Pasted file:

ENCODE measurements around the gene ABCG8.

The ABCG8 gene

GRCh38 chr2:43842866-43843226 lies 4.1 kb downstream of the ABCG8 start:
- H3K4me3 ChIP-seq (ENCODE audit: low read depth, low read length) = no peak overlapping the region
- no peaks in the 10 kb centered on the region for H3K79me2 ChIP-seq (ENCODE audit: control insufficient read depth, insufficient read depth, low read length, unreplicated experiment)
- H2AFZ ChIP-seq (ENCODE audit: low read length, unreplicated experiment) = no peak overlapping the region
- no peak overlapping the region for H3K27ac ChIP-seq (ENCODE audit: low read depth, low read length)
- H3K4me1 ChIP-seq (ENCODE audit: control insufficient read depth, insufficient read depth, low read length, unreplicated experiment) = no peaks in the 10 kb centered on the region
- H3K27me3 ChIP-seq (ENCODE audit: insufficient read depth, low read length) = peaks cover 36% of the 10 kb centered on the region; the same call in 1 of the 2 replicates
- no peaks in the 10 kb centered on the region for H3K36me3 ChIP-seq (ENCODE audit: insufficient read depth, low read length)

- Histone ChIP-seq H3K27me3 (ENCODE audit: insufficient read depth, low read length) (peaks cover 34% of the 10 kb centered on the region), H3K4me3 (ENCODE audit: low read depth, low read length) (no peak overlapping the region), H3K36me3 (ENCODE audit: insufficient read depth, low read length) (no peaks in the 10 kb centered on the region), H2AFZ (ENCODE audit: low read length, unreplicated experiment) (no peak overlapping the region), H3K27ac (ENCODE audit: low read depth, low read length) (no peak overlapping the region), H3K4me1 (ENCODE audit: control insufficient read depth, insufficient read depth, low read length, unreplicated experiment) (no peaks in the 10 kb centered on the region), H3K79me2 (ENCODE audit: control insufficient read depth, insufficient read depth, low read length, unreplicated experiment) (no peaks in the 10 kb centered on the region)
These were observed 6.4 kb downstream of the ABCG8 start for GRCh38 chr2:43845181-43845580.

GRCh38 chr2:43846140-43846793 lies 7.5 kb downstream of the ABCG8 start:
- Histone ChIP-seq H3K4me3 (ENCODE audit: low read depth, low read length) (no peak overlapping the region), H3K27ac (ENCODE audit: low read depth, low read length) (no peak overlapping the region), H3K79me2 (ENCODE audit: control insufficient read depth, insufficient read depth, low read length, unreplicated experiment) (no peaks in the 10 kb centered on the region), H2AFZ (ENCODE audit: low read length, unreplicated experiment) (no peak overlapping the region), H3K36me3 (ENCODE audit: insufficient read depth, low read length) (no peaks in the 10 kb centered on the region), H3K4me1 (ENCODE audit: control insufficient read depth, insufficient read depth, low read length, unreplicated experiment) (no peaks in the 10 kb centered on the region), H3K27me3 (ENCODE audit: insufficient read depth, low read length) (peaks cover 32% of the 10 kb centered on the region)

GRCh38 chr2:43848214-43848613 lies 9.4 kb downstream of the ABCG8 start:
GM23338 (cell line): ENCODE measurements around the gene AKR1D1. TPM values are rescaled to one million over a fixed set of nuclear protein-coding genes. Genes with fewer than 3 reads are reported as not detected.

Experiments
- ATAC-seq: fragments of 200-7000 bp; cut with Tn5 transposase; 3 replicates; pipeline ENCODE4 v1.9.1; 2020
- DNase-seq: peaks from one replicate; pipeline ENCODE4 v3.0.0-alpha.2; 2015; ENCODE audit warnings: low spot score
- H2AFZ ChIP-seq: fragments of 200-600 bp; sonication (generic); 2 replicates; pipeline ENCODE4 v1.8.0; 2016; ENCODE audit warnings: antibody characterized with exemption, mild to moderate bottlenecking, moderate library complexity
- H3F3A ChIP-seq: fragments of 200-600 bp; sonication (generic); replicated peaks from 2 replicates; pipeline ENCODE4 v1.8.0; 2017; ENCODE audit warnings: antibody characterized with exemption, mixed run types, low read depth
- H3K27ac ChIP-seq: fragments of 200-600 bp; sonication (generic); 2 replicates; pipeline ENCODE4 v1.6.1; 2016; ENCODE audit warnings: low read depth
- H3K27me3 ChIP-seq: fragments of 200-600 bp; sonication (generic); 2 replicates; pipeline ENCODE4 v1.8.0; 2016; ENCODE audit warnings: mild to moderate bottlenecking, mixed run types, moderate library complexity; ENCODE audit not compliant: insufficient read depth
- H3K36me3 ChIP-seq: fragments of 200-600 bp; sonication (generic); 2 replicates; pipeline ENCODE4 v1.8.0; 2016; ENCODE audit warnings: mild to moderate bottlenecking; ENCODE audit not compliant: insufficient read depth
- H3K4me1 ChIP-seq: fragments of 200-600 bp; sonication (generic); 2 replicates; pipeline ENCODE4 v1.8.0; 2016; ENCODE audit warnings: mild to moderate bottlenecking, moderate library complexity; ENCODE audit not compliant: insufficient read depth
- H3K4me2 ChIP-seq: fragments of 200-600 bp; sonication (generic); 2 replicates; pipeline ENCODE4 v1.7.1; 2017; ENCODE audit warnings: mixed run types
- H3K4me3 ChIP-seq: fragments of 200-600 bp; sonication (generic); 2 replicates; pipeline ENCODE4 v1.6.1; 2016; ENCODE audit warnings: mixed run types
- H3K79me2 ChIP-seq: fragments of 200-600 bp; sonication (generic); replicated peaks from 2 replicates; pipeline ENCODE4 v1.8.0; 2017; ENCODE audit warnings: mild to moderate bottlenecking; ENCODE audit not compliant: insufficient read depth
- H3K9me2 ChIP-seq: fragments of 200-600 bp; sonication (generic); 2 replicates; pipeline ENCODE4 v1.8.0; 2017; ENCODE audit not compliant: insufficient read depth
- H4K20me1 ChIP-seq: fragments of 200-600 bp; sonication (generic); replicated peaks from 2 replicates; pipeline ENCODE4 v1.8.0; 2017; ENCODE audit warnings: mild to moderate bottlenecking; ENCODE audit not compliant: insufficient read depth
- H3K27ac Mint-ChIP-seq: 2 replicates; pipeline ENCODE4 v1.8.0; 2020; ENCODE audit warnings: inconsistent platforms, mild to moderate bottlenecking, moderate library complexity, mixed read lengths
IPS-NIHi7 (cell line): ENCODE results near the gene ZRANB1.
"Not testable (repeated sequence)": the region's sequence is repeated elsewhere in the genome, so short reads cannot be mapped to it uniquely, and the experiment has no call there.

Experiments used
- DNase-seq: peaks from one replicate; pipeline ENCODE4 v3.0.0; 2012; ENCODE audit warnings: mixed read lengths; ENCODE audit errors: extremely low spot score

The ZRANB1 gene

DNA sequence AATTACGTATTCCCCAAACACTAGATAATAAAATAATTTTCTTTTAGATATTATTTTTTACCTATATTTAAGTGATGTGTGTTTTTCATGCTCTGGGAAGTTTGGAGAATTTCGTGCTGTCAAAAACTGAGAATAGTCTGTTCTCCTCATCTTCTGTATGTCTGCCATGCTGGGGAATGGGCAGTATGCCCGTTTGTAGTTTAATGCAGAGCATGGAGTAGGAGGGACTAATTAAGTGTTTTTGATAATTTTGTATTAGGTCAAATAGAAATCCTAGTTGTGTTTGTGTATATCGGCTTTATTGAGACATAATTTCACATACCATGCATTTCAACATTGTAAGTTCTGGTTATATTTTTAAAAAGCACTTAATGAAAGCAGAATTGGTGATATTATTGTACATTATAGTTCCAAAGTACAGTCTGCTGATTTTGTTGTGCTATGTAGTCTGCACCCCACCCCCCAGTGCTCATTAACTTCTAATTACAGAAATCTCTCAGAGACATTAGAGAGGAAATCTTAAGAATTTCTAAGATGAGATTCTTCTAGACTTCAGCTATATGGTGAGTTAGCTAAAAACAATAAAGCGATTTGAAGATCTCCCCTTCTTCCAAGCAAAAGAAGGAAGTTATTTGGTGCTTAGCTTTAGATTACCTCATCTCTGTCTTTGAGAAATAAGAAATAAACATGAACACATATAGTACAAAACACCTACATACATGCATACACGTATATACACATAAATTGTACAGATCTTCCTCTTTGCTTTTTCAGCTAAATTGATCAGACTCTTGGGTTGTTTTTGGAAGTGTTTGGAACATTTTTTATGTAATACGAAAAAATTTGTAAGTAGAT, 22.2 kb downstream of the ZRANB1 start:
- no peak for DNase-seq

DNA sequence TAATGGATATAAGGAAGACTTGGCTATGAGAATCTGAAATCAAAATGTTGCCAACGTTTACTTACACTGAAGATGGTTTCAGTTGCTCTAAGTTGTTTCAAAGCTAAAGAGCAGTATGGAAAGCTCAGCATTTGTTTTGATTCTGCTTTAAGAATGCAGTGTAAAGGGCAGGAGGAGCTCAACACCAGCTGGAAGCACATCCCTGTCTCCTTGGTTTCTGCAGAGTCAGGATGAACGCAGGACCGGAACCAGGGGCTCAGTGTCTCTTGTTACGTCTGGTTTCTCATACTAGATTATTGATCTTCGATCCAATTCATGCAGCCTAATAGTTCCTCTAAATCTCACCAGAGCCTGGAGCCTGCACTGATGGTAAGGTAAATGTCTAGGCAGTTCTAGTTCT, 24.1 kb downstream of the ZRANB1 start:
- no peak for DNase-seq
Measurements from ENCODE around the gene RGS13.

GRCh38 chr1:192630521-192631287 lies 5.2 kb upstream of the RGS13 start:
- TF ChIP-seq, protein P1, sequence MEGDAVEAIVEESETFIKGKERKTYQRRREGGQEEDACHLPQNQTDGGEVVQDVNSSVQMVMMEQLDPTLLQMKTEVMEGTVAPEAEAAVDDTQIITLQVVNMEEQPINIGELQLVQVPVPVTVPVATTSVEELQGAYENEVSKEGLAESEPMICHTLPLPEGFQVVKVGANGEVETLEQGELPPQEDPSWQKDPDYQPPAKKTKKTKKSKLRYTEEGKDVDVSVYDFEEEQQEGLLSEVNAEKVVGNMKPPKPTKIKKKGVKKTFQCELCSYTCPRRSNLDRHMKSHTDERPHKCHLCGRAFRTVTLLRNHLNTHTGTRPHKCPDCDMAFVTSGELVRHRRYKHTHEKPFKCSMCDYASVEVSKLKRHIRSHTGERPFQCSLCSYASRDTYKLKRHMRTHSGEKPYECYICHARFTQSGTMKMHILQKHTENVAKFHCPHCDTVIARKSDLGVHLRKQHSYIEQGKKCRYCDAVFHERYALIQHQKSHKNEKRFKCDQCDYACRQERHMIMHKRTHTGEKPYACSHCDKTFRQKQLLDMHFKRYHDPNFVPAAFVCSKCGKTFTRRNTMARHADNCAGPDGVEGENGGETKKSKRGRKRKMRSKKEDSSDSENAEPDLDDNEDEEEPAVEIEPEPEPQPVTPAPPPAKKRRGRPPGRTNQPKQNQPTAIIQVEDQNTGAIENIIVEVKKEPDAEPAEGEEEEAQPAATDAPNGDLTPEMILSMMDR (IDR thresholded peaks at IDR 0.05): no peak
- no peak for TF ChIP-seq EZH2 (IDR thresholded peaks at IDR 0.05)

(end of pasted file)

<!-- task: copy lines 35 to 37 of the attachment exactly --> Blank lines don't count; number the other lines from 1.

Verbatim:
- DNase-seq: peaks from one replicate; pipeline ENCODE4 v3.0.0; 2012; ENCODE audit warnings: mixed read lengths; ENCODE audit errors: extremely low spot score

The ZRANB1 gene

DNA sequence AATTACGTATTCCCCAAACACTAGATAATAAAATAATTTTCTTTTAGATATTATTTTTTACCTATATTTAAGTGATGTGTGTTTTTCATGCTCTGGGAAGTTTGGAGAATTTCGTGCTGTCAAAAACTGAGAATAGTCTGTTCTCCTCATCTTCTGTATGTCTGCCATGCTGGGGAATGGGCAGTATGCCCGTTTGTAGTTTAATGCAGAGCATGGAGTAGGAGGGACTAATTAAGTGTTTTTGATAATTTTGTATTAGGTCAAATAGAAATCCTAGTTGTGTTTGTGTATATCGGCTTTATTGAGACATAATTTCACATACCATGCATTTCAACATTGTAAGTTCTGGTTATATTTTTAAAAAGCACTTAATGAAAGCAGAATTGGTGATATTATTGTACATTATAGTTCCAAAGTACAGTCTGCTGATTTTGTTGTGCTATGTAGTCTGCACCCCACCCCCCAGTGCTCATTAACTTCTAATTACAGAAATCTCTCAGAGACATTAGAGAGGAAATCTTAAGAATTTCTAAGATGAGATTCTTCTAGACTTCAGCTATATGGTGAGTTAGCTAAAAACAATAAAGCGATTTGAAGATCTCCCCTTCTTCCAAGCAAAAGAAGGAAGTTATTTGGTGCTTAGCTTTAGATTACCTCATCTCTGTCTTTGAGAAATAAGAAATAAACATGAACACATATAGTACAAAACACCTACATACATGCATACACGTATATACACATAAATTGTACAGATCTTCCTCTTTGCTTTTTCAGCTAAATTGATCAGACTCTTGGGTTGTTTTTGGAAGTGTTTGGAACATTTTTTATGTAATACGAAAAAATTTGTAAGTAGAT, 22.2 kb downstream of the ZRANB1 start: